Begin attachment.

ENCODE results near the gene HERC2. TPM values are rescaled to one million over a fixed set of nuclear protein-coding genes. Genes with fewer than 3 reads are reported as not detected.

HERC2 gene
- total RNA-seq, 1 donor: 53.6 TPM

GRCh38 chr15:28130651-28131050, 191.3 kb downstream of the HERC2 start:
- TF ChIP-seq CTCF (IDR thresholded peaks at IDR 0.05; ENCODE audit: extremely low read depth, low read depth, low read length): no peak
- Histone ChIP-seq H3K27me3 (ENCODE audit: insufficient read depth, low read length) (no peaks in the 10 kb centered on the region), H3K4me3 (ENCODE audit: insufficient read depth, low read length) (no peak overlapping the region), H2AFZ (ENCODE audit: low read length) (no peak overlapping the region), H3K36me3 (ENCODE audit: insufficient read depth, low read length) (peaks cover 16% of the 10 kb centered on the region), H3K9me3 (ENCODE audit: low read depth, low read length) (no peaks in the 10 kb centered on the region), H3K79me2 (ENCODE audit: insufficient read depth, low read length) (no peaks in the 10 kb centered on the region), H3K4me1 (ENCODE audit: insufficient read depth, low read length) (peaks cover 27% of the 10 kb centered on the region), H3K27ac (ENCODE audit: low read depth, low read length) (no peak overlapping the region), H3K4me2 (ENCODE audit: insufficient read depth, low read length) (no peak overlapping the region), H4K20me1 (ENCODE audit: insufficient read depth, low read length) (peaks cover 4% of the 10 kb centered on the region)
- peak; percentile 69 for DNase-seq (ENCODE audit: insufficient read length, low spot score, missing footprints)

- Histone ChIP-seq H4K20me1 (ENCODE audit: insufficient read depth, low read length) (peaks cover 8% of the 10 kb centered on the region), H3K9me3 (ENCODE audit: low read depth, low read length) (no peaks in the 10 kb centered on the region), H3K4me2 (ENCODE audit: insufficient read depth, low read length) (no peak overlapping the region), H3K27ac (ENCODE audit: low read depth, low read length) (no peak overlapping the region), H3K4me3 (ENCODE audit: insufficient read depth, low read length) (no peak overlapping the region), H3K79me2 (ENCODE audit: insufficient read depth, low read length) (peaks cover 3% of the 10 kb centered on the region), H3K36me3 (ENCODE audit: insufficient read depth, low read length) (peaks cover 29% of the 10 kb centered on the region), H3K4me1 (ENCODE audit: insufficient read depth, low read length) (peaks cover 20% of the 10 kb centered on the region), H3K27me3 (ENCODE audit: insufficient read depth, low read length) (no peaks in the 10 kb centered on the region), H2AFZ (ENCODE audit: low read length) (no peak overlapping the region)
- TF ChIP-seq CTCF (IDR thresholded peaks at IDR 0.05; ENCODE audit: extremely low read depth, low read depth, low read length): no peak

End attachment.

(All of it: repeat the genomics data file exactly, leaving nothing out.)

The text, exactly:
ENCODE results near the gene HERC2. TPM values are rescaled to one million over a fixed set of nuclear protein-coding genes. Genes with fewer than 3 reads are reported as not detected.

HERC2 gene
- total RNA-seq, 1 donor: 53.6 TPM

GRCh38 chr15:28130651-28131050, 191.3 kb downstream of the HERC2 start:
- TF ChIP-seq CTCF (IDR thresholded peaks at IDR 0.05; ENCODE audit: extremely low read depth, low read depth, low read length): no peak
- Histone ChIP-seq H3K27me3 (ENCODE audit: insufficient read depth, low read length) (no peaks in the 10 kb centered on the region), H3K4me3 (ENCODE audit: insufficient read depth, low read length) (no peak overlapping the region), H2AFZ (ENCODE audit: low read length) (no peak overlapping the region), H3K36me3 (ENCODE audit: insufficient read depth, low read length) (peaks cover 16% of the 10 kb centered on the region), H3K9me3 (ENCODE audit: low read depth, low read length) (no peaks in the 10 kb centered on the region), H3K79me2 (ENCODE audit: insufficient read depth, low read length) (no peaks in the 10 kb centered on the region), H3K4me1 (ENCODE audit: insufficient read depth, low read length) (peaks cover 27% of the 10 kb centered on the region), H3K27ac (ENCODE audit: low read depth, low read length) (no peak overlapping the region), H3K4me2 (ENCODE audit: insufficient read depth, low read length) (no peak overlapping the region), H4K20me1 (ENCODE audit: insufficient read depth, low read length) (peaks cover 4% of the 10 kb centered on the region)
- peak; percentile 69 for DNase-seq (ENCODE audit: insufficient read length, low spot score, missing footprints)

- Histone ChIP-seq H4K20me1 (ENCODE audit: insufficient read depth, low read length) (peaks cover 8% of the 10 kb centered on the region), H3K9me3 (ENCODE audit: low read depth, low read length) (no peaks in the 10 kb centered on the region), H3K4me2 (ENCODE audit: insufficient read depth, low read length) (no peak overlapping the region), H3K27ac (ENCODE audit: low read depth, low read length) (no peak overlapping the region), H3K4me3 (ENCODE audit: insufficient read depth, low read length) (no peak overlapping the region), H3K79me2 (ENCODE audit: insufficient read depth, low read length) (peaks cover 3% of the 10 kb centered on the region), H3K36me3 (ENCODE audit: insufficient read depth, low read length) (peaks cover 29% of the 10 kb centered on the region), H3K4me1 (ENCODE audit: insufficient read depth, low read length) (peaks cover 20% of the 10 kb centered on the region), H3K27me3 (ENCODE audit: insufficient read depth, low read length) (no peaks in the 10 kb centered on the region), H2AFZ (ENCODE audit: low read length) (no peak overlapping the region)
- TF ChIP-seq CTCF (IDR thresholded peaks at IDR 0.05; ENCODE audit: extremely low read depth, low read depth, low read length): no peak